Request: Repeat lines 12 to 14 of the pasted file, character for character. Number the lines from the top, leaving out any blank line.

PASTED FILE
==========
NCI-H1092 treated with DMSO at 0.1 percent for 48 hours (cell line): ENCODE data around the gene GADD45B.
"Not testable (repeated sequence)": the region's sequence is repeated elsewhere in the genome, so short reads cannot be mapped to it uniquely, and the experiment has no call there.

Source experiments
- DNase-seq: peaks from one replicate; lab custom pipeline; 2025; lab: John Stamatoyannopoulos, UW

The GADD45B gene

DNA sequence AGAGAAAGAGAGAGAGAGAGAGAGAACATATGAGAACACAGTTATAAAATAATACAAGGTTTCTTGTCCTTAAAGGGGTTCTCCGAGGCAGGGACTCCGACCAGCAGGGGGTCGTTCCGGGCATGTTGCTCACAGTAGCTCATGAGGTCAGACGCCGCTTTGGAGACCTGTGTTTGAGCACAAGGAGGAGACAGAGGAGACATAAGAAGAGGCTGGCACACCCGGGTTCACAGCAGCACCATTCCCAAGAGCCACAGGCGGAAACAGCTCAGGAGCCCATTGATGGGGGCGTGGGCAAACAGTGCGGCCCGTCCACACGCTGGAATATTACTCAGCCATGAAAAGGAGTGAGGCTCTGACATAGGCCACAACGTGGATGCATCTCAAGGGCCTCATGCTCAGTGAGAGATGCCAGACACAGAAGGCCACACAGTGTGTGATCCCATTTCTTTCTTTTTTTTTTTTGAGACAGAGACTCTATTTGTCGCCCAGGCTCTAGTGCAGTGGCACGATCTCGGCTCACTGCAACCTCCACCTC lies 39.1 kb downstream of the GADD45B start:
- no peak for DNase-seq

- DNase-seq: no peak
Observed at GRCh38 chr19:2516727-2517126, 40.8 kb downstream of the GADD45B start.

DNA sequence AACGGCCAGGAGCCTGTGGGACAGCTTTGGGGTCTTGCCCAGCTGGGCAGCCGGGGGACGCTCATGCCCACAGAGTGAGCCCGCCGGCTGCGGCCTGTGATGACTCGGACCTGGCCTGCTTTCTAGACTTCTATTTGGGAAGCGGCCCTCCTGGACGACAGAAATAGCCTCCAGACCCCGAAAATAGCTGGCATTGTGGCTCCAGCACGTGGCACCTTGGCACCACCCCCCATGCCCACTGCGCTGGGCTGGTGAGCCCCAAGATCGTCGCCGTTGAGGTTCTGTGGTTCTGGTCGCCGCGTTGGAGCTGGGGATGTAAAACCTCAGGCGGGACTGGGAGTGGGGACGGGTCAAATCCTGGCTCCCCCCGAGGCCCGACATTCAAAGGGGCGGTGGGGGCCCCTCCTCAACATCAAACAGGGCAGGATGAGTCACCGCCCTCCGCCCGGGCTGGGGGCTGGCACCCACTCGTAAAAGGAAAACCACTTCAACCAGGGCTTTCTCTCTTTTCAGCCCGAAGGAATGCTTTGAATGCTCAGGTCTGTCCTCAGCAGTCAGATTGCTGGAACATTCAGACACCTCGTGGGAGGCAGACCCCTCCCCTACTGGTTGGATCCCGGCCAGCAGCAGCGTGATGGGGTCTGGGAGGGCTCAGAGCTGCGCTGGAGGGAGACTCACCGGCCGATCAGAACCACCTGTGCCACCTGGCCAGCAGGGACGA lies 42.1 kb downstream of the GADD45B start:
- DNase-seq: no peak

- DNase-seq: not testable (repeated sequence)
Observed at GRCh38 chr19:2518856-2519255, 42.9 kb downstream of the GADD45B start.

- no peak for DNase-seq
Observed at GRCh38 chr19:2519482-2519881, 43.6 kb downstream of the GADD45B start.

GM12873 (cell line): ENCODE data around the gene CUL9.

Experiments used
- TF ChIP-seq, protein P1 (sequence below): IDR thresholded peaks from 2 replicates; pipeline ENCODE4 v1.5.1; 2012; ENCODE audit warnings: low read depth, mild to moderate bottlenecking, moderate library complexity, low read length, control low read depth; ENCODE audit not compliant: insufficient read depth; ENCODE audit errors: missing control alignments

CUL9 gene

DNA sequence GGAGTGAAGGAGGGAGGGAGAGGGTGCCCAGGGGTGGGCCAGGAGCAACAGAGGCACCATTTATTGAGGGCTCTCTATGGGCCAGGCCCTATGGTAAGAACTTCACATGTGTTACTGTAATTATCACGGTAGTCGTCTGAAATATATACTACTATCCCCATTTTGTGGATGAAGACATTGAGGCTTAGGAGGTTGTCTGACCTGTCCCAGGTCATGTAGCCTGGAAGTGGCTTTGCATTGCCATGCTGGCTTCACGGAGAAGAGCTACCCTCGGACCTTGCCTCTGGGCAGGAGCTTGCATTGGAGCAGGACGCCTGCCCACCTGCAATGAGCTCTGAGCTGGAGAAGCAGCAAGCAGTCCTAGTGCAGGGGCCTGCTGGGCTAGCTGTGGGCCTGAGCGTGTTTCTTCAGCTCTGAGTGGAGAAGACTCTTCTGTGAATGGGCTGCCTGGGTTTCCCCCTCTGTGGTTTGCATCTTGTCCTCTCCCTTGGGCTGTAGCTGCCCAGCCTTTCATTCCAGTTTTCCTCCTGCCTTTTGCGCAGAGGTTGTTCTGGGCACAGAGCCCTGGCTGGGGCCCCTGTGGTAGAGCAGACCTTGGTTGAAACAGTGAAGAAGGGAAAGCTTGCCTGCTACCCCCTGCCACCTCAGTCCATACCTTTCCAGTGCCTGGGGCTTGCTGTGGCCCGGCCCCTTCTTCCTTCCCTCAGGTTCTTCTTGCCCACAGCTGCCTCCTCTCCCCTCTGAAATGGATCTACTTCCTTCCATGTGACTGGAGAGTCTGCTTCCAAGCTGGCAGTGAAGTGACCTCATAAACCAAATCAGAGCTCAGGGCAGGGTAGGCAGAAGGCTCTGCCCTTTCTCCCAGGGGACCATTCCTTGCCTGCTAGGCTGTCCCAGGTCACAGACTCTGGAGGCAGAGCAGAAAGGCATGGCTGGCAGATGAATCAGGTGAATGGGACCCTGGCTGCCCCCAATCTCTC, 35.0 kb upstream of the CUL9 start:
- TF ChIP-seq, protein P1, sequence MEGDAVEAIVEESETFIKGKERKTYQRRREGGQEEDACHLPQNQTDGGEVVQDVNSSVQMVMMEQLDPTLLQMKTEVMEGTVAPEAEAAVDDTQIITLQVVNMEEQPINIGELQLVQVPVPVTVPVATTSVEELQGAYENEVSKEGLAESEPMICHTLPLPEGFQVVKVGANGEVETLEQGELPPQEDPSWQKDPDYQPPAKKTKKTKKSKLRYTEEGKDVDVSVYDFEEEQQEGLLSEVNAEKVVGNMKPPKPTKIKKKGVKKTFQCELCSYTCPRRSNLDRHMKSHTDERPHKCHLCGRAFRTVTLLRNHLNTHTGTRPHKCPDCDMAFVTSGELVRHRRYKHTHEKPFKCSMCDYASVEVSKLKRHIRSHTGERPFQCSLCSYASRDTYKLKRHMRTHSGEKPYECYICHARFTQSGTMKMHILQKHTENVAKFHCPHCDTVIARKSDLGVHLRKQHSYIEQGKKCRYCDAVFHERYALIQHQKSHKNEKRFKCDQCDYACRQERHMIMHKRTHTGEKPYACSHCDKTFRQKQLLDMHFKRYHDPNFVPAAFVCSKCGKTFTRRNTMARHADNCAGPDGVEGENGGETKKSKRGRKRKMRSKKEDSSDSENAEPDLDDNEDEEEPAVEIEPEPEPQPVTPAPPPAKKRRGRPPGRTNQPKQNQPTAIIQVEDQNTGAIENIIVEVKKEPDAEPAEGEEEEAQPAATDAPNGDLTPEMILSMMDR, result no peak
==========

- DNase-seq: not testable (repeated sequence)
Observed at GRCh38 chr19:2518856-2519255, 42.9 kb downstream of the GADD45B start.

- no peak for DNase-seq